A viewpoint will open at Malham Cove on Friday next week for people to watch the world’s fastest animal, the peregrine falcon, up close.
The opening will mark the start of the 17th year of the Malham Peregrine Project, a partnership between the Yorkshire Dales National Park Authority (YDNPA) and the RSPB.
The free public viewpoint is at the base of the Cove, where Information Assistants and a team of volunteers will be on hand to show people the birds through telescopes.
It will be open from 10:30 to 16:30 five days a week, from Thursday to Monday (closed Tues and Weds), from Fri 5th April until Mon 5th August.
A new dedicated Malham Peregrine Project Facebook group has been set up for the sharing of up-to-date news during the season. Anyone wishing to join can visit the Nature in the Dales Facebook page.
RSPB Area Manager Anthony Hills said: ““We’re excited for another season at Malham Cove. As the fastest animal on the planet, the peregrines are incredible to watch. Each year there is something new to discover about these special birds and it is like a soap opera watching them raise their family on the Cove face. And it’s not just the peregrines either, we get regular views of other wonderful wildlife such as green woodpeckers, redstarts, wheatears and kestrels.”
YDNPA’s Wildlife Conservation Officer Ian Court added: “It is great that we are approaching the start of another Malham Peregrine Project season at Malham Cove. The staff and volunteers are all set to watch the story of the Malham peregrines unfold over the next few months, and look forward to welcoming visitors to the site. The viewpoint offers some spectacular opportunities of seeing peregrine falcons against the majestic back drop of Malham Cove.”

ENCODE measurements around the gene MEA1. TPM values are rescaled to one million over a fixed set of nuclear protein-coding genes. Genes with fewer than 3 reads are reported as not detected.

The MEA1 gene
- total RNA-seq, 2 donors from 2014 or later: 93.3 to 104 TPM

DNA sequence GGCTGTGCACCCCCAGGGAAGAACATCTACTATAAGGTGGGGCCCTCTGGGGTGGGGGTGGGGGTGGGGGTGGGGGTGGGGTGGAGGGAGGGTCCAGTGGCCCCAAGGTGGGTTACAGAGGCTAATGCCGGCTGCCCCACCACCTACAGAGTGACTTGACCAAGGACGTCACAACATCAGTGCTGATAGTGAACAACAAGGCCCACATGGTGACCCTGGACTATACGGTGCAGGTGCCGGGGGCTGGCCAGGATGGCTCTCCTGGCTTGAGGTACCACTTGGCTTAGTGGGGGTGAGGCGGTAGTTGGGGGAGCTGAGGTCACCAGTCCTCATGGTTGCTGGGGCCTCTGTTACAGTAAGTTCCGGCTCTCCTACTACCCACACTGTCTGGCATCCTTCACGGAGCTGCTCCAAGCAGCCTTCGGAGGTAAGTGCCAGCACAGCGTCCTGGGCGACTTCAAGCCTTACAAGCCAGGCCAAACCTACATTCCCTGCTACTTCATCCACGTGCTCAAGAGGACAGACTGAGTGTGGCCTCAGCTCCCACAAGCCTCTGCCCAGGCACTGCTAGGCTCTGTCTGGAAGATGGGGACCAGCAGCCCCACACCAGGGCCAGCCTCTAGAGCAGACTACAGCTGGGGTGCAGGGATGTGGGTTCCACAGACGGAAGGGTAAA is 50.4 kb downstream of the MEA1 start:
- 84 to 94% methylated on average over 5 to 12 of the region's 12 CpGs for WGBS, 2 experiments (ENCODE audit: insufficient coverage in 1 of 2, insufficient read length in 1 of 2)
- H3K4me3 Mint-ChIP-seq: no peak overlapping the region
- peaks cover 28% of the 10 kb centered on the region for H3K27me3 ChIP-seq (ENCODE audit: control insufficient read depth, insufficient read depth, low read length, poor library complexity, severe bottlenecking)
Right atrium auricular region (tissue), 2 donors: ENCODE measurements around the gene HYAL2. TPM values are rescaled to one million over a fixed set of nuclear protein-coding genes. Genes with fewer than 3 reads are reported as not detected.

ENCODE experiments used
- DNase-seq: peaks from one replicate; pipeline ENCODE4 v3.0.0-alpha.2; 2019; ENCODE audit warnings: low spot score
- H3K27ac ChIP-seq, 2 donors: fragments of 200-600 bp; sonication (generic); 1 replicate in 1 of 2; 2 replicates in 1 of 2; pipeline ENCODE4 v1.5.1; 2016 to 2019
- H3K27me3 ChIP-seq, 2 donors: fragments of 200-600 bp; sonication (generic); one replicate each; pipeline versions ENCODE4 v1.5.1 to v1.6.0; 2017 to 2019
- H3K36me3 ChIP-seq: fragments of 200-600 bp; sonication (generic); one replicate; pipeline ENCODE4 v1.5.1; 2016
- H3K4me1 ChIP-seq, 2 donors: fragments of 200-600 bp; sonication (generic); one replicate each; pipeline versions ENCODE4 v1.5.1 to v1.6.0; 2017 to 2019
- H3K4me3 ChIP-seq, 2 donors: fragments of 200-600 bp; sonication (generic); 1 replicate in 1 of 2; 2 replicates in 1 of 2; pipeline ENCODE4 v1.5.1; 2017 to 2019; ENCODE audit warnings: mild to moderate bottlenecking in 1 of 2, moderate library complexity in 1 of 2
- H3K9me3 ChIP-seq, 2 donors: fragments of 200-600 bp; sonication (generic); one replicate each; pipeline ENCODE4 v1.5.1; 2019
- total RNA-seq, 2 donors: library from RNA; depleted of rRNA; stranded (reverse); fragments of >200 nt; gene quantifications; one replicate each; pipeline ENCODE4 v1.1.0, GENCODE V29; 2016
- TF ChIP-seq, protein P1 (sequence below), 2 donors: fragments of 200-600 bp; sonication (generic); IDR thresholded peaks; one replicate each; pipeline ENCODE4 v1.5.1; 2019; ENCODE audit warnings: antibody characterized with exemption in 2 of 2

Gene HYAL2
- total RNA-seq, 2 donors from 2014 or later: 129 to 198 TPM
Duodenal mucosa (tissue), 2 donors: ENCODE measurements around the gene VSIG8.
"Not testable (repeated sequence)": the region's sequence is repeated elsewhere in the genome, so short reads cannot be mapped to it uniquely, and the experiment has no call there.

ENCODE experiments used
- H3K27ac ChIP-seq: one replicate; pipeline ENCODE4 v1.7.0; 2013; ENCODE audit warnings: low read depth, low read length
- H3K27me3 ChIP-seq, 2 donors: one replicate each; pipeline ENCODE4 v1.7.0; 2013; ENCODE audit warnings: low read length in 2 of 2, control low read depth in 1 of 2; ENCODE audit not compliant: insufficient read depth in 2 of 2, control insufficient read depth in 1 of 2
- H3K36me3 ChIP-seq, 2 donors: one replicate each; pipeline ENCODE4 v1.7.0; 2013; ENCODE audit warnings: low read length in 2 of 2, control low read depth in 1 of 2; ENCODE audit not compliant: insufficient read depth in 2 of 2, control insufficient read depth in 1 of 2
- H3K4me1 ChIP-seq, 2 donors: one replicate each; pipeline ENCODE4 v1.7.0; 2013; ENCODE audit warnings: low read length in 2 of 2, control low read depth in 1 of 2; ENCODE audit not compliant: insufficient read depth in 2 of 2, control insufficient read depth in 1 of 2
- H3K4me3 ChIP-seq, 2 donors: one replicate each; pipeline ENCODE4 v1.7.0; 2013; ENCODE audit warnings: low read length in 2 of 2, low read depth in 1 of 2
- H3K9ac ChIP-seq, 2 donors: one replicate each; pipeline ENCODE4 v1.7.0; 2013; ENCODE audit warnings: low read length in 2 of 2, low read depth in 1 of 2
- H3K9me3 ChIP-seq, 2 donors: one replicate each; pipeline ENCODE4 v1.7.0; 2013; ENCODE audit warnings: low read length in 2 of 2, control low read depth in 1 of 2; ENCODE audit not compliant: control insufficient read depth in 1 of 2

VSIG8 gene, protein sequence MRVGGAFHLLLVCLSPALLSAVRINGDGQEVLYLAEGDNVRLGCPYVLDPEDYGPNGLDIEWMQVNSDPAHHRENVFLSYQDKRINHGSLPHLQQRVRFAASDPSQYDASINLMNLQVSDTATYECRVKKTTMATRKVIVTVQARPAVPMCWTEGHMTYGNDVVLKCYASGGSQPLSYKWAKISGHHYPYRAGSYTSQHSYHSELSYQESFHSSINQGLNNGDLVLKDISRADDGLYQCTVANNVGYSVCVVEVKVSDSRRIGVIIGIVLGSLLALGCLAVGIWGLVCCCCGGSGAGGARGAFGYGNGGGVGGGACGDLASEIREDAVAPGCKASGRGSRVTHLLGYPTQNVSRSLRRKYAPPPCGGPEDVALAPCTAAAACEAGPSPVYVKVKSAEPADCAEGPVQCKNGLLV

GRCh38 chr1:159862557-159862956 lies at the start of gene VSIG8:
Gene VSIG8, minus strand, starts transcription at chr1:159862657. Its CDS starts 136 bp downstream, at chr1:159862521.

Follow the project on Twitter for regular updates: www.twitter.com/malhamperegrine
Information can also be found on the Park Authority website.
MALHAM PEREGRINE FALCON FACT FILE
Malham Cove is one of the most successful peregrine nest sites in the Yorkshire Dales National Park, with at least 61 young raised since a pair first nested in 1993.
The peregrine is the largest British breeding falcon. It is 38-48 cm long, and its wingspan is 95-110 cm. The female is considerably larger than the male. The upper parts are dark blue-grey, and the under parts are pale with fine, dark bars. The head has a black ‘hood’ with black moustache-like markings on the face. Juvenile birds are browner and heavily streaked below
Peregrines typically pair for several years and may live up to 10 years old – the oldest known wild peregrine was 17 years.
Both adult birds tend the young, which take their first flight after 5 or 6 weeks
Peregrines feed on medium sized birds, predominately pigeons, which they catch in high-speed aerial stoops – although more often than not they fail to make a kill.
When they go into their famous aerial stoop, peregrines have been recorded reaching speeds over 200 miles an hour, making them the fastest animal on the planet.
Peregrine numbers crashed in the 1960s due to the impact of pesticides and they have historically been persecuted by humans. Due to the ban on the use of certain pesticides and better legal protection, peregrines have now increased in numbers, to about 1,300 breeding pairs in the UK, although they do still suffer from persecution in parts of the country.